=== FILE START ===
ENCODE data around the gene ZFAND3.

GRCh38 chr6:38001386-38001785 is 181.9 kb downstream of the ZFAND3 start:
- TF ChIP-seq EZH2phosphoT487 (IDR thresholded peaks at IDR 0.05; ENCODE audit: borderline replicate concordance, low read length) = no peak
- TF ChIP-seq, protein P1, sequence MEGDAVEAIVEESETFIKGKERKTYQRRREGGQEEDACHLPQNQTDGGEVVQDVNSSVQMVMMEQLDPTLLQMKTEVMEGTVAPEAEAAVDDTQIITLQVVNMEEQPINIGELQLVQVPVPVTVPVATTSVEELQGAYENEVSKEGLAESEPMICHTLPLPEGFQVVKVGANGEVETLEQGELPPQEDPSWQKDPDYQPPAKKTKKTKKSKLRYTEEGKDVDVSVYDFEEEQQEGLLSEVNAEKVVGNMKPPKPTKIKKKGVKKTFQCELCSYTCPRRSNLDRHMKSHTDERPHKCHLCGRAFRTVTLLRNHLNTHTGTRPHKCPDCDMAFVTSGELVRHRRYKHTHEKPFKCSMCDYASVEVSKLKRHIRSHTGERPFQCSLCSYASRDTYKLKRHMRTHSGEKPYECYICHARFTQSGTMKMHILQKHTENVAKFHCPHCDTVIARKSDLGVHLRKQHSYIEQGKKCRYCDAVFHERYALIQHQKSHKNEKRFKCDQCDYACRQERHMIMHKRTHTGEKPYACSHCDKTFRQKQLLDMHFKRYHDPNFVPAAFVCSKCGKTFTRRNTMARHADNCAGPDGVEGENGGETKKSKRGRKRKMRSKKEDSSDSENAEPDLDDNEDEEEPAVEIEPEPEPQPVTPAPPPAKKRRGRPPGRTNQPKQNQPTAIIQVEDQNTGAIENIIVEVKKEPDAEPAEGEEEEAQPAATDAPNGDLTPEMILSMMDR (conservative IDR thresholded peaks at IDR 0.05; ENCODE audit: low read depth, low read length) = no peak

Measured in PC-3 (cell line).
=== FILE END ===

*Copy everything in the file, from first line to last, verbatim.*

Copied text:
ENCODE data around the gene ZFAND3.

GRCh38 chr6:38001386-38001785 is 181.9 kb downstream of the ZFAND3 start:
- TF ChIP-seq EZH2phosphoT487 (IDR thresholded peaks at IDR 0.05; ENCODE audit: borderline replicate concordance, low read length) = no peak
- TF ChIP-seq, protein P1, sequence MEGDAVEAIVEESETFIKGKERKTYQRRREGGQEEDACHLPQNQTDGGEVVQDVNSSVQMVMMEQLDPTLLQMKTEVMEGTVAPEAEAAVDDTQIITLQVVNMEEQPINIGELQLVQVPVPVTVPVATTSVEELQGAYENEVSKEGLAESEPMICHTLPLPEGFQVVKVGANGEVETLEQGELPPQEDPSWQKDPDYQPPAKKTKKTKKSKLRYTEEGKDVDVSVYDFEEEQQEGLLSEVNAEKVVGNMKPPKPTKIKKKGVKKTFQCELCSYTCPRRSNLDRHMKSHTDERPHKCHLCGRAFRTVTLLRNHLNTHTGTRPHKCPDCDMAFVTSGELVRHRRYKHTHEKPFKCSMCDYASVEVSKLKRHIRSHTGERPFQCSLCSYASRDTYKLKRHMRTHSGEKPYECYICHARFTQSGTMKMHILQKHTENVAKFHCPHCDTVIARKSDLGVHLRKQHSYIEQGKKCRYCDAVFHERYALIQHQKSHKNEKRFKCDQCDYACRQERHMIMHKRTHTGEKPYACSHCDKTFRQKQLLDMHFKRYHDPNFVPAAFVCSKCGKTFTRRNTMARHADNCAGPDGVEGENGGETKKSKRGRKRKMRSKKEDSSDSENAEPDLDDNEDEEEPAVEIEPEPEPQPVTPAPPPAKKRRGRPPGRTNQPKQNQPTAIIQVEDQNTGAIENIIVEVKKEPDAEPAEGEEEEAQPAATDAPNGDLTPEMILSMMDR (conservative IDR thresholded peaks at IDR 0.05; ENCODE audit: low read depth, low read length) = no peak

Measured in PC-3 (cell line).